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Financial and business services is one of the world’s most important sectors in terms of contribution to GDP. The financial services and insurance sectors employed more than 6.3 million people at the end of 2018.
Global labor shortages of 85.2 million skilled workers are projected by 2030, resulting in lost revenue opportunities of $8.452 trillion – the combined GDP of Germany and Japan. A Korn Ferry study suggests financial and business services will likely be the most severely hit by a talent shortage, experiencing a deficit of 3 million professionals globally by 2020.
In financial services companies where 60% to 70% of employees exhibited high engagement, total shareholder return was 24.2%. In financial services companies where the percent of engaged employees fell to 49% to 60%, total shareholder return dropped to 9.1%.
Overall, 66 percent of financial services employees say they have sometimes suffered from workplace burn-out. Women seemed to feel the burn more with 74 percent saying they had been burned-out as opposed to 59 percent of men. When it came to the reasons for burning out, unreasonable workload, unreasonable performance expectations, not being fairly compensated for work, poor management, and a negative workplace culture were the leading culprits.
Employees felt that the financial services industry could become more transparent by encouraging straight communication, eliminating layers of titles, hiring transparent employees, creating a feedback forum, and promoting the use of social media.
Seventy-nine percent of financial services employees say that working for an innovative company is important to them. While 75 percent of employees say they view their companies as being innovative, many still see ways for their company to improve including allowing for the free flow of ideas, having a budget for investing in ideas, holding idea competitions, and hiring entrepreneurial employees.
Sixty-eight percent of financial employees are interested in remaining in the industry, with more than 25 percent stating that they are more interested in working in the technology industry. This is especially true for Gen Z and Millennial employees (39 percent) compared to Baby Boomers (22 percent).
80 percent of employees say they wish their employer offered flexible or compressed schedules. 37 percent say they wish they could telecommute, and 69 percent say they need flexibility and telecommuting options to stay in the financial services field – that pay alone is not enough to keep them there. When asked how their managers could best support them, flexibility again emerged as a frontrunner with 42 percent of employees saying that giving them more flexibility would be the most effective means of support.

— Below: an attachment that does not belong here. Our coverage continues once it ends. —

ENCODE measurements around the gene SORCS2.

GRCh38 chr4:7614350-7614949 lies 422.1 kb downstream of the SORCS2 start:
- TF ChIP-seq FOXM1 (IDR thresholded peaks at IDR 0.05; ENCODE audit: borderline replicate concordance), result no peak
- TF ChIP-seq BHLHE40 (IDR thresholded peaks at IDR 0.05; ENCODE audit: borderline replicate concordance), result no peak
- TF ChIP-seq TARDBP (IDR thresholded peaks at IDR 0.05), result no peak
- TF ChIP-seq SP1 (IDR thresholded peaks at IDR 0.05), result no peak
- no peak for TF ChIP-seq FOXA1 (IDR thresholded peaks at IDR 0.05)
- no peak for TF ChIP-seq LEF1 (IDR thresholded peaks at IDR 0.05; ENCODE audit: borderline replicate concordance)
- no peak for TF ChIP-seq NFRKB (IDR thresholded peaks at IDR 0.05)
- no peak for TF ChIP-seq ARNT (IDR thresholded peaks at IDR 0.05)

Additional ways that managers could provide support to employees included investing in learning and development, helping employees achieve their personal goals, being challenged, giving more frequent feedback, and mentoring. In every category, Millennials and members of Gen Z found these strategies to be more effective than their Gen X and Baby Boomer counterparts.
For banks, 20% of business lost to competitors was due to poor service. In banking and finance, employee retention saves money. Employee turnover costs are estimated at 20% of salary, as well as the costs of severance, and recruiting and on-boarding replacements. With the battle for talent heating up, your employees have a lot of options. Engaged employees are 87% less likely to leave than their disengaged colleagues. Work to ensure your employees feel appreciated and engaged.
When asked how they thought their company could better engage them in their work, 45 percent of employees say they wanted to be shown that their work made a difference, 39 percent say lessening office politics would help; and another 39 percent say that removing bureaucracy would be an effective tactic. In addition, 36 percent say that supporting their personal and professional goals would help and 19 percent say removing silos would heighten engagement.
When asked what their employer could do to attract and retain talent, 54 percent of employees say that companies should reward people more than once a year with a bonus; 47 percent say the company should recognize people more often; 38 percent say that the company should provide ongoing coaching and development; and 29 percent say their companies should provide more training for managers. Employees also felt that time off for professional development (28 percent) and volunteering (20 percent) would help attract and retain great talent.